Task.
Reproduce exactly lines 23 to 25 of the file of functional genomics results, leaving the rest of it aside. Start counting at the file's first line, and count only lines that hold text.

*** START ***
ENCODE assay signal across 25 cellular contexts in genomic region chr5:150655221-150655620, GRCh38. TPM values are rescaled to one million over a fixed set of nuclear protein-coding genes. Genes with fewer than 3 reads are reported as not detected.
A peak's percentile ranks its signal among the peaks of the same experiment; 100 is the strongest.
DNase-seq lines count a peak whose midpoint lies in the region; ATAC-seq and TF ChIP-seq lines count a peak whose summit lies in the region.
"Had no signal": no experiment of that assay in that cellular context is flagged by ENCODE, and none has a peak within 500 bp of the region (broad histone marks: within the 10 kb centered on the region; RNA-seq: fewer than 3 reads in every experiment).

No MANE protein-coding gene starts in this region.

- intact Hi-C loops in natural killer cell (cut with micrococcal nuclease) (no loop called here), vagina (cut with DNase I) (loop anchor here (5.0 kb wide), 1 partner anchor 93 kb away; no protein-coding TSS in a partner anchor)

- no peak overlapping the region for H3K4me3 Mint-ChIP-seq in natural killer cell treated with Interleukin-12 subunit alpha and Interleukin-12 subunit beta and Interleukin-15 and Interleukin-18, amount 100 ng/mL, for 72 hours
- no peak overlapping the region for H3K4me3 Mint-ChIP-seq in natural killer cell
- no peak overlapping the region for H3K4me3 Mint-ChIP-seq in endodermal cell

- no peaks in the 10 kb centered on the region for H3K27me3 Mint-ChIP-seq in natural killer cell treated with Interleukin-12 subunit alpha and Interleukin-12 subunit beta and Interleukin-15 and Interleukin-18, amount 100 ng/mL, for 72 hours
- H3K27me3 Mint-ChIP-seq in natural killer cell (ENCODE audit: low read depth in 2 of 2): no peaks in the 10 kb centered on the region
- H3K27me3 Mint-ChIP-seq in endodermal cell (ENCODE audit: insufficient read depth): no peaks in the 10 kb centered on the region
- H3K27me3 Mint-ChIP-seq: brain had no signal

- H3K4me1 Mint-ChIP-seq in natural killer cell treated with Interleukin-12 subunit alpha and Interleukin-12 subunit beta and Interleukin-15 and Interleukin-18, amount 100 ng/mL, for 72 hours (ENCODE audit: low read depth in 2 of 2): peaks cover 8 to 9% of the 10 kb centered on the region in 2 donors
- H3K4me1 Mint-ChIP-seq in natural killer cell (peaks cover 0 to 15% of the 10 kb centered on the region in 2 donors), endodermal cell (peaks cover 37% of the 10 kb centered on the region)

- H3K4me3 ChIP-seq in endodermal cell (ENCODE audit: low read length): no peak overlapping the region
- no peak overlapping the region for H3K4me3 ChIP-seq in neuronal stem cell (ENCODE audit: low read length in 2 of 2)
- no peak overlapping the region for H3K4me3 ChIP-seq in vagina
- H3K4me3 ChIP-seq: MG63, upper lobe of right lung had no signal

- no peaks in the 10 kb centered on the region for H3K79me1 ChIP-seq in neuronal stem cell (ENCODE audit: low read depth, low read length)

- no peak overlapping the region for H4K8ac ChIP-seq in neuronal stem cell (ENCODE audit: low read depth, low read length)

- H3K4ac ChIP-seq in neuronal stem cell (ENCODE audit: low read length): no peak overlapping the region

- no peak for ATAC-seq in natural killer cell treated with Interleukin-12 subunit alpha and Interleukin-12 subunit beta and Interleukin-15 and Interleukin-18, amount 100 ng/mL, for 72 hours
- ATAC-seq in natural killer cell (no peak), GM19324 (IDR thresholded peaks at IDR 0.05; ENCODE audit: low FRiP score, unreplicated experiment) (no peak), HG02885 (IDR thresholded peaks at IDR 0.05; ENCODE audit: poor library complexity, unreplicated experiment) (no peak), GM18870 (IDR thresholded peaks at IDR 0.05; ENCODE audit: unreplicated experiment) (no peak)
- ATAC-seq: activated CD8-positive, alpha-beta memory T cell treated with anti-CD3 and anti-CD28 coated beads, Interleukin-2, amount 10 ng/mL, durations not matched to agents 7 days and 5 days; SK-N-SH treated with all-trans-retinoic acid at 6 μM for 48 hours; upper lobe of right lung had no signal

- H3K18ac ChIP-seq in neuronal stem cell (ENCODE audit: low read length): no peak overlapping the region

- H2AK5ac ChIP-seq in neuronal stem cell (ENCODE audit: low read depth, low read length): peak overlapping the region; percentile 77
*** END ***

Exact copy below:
- no peak for ATAC-seq in natural killer cell treated with Interleukin-12 subunit alpha and Interleukin-12 subunit beta and Interleukin-15 and Interleukin-18, amount 100 ng/mL, for 72 hours
- ATAC-seq in natural killer cell (no peak), GM19324 (IDR thresholded peaks at IDR 0.05; ENCODE audit: low FRiP score, unreplicated experiment) (no peak), HG02885 (IDR thresholded peaks at IDR 0.05; ENCODE audit: poor library complexity, unreplicated experiment) (no peak), GM18870 (IDR thresholded peaks at IDR 0.05; ENCODE audit: unreplicated experiment) (no peak)
- ATAC-seq: activated CD8-positive, alpha-beta memory T cell treated with anti-CD3 and anti-CD28 coated beads, Interleukin-2, amount 10 ng/mL, durations not matched to agents 7 days and 5 days; SK-N-SH treated with all-trans-retinoic acid at 6 μM for 48 hours; upper lobe of right lung had no signal